While $650 million in tax relief and a historic investment in roads and bridges may be the signature achievements of the 2017 legislature, District 16A Rep. Chris Swedzinski said there is more worth noting.
“From new K-12 education funding to local bonding projects, broadband expansion in Greater Minnesota and support for our local governments, this session has a wide range of successes,” Swedzinski said. “The more the dust settles after adjournment, you start to realize just how many good bills we passed to help Minnesotans.”
A few other highlights Swedzinski pointed to include:
• K-12 education – The state’s new two-year budget features $1.35 billion in new K-12 education money for the upcoming biennium – a 2-percent increase in each of the next two years.
Meanwhile, House Republicans successfully championed smarter investments for our children by targeting dollars toward proven early-learning initiatives while also advancing policies to address the state’s teacher shortage – primarily in rural Minnesota.
• Agriculture – An emphasis this year was placed on combatting emerging noxious weed threats – palmer amaranth in particular – along with an investment in the future of ag practices and technologies. There also is $35 million for Rural Finance Authority loan programs to support beginning farmers, agricultural improvement, debt restructuring and livestock expansion.
• Environment/natural resources – A new law is geared toward streamlining environmental review, implementing new agency efficiencies and protecting landowners from government overreach.
Soil and Water Conservation Districts, along with counties, have the ability to issue waivers on compliance with new buffer laws for up to eight months.
Swedzinski said new buffer zone regulations are simply not ready for enforcement as scheduled this November, but added this provision gives landowners more time to meet compliance guidelines.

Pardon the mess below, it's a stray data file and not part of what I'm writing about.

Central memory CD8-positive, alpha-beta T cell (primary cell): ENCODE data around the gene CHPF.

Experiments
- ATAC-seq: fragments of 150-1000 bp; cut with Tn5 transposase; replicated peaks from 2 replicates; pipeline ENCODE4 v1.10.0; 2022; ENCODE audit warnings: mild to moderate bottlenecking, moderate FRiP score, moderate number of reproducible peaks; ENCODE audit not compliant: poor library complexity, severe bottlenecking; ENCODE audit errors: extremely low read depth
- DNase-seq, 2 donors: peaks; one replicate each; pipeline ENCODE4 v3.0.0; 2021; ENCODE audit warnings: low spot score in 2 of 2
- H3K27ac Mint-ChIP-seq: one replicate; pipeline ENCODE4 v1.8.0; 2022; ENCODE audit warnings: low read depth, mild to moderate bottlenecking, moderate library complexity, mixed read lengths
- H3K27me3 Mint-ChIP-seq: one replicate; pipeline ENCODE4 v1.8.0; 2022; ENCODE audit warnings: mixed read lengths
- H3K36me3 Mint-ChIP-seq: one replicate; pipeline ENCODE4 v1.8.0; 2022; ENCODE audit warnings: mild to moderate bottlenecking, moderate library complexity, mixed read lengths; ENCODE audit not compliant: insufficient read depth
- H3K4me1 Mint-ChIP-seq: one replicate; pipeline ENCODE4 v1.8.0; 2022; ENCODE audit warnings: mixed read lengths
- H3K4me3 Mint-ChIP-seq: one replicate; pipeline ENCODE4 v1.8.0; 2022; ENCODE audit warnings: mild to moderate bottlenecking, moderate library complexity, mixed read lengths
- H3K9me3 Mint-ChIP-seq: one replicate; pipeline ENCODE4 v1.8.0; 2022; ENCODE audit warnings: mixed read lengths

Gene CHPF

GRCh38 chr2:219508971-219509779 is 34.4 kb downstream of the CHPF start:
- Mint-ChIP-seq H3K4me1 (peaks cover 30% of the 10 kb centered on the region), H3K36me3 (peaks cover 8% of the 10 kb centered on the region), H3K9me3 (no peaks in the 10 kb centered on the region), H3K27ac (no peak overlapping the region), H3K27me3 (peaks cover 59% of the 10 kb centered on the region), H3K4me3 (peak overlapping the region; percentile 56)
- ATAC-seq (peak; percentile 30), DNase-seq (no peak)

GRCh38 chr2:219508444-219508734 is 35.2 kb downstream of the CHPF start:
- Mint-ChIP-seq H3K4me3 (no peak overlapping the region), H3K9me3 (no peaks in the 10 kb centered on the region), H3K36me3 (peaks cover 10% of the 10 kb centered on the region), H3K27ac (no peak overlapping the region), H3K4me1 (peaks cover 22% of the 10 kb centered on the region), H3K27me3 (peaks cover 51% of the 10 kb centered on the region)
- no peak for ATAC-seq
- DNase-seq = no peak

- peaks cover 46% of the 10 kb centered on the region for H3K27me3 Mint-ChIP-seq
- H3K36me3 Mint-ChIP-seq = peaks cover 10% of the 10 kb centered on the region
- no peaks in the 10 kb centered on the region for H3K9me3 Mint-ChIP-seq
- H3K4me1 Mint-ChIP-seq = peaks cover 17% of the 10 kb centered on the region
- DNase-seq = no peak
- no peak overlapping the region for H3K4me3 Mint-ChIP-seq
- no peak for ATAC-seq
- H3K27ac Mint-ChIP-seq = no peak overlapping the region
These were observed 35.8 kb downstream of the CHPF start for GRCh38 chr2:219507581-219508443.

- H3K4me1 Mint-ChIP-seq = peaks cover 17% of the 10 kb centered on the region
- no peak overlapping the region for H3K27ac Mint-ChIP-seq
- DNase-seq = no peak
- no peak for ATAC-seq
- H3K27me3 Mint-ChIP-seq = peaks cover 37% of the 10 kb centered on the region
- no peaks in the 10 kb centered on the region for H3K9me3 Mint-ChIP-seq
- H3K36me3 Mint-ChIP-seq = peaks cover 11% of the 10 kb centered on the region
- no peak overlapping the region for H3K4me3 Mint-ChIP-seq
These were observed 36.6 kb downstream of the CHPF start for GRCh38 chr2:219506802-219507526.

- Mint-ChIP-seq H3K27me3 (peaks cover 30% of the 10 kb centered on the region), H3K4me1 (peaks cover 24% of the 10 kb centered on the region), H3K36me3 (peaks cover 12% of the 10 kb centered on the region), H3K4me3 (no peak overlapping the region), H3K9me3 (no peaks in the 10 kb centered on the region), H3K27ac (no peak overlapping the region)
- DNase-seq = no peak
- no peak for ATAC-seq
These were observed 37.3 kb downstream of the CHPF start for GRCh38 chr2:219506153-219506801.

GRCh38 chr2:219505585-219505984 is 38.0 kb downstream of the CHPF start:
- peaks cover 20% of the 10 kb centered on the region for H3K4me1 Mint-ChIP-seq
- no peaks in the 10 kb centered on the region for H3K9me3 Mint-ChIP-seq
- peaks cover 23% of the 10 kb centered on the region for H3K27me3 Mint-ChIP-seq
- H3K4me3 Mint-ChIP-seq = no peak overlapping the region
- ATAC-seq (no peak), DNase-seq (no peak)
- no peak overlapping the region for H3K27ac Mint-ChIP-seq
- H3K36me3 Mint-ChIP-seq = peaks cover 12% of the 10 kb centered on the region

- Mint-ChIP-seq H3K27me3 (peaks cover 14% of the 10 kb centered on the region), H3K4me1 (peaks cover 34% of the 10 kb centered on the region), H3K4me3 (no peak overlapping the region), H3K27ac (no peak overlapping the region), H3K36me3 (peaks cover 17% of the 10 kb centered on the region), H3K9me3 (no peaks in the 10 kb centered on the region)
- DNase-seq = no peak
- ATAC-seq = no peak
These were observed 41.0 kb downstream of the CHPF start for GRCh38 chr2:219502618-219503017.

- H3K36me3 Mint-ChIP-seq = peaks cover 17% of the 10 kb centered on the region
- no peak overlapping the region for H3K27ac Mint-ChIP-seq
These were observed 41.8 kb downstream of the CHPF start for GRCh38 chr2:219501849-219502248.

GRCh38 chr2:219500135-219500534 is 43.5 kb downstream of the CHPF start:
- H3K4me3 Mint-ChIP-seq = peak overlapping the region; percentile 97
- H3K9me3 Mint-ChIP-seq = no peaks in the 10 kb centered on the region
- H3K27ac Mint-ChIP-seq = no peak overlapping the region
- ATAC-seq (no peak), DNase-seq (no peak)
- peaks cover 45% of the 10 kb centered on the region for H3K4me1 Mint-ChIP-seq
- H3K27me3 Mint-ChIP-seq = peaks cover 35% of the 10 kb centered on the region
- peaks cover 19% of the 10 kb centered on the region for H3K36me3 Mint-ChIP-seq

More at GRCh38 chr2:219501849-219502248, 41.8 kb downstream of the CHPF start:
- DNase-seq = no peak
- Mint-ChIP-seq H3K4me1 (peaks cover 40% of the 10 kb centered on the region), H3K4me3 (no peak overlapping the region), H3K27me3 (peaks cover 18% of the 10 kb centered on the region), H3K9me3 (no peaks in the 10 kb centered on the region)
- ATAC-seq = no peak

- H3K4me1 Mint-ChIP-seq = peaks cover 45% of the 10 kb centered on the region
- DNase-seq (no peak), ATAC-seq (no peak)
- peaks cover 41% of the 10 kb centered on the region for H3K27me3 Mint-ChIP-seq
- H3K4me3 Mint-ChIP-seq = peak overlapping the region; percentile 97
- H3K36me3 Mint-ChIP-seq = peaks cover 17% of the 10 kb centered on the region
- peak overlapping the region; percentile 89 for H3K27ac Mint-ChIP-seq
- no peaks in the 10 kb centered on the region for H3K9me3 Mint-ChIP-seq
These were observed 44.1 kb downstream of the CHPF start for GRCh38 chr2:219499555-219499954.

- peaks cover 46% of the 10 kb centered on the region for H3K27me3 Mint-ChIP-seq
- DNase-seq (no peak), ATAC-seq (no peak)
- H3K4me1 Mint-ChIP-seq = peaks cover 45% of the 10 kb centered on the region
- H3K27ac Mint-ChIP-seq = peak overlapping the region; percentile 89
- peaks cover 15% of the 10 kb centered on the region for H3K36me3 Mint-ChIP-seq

“In a perfect world we would have been able to take stronger action against buffers,” Swedzinski said, “but this is a pet project of the governor’s and he was not willing to compromise on this legacy project of his, despite its serious flaws.”
Legislation Swedzinski authored to place a moratorium on state agencies implementing ditch-mowing policies was enacted.
• Bonding – The bonding bill that was enacted provides $987 million in capital investment for projects throughout the state, with the vast majority going toward infrastructure – $254 million for roads and bridges, $172.9 million for water/sewer and $112 million for asset preservation. Some regional projects also are funded in the bill, including:
• A $270,000 grant is provided for the Agricultural Utilization Research Institute to make upgrades at its Marshall and Waseca facilities.
• $1.95 million for Pioneer Public Television to construct a new facility and purchase/install operational equipment in Granite Falls.
• Brawner Lake at Camden State Park receives a share of $4.4 million in emergency funding for state-owned dam repairs.
Aside from these bills, legislation also passed to provide $20 million more for broadband expansion in rural Minnesota, to freeze tuition at two- and four-year colleges and universities in the 2018-19 school year, to stem the opioid epidemic and more.
County Program Aid is funded at $25 million each of the next two years, while another $15 million is provided for Local Government Aid in both years as well.
“There always is more you wish could have gotten done, but I’d say we did well to support our priorities, especially with divided government in St. Paul,” Swedzinski said. “Now we’ll spend the next several months meeting with folks back in our districts to put together a blueprint for 2018.”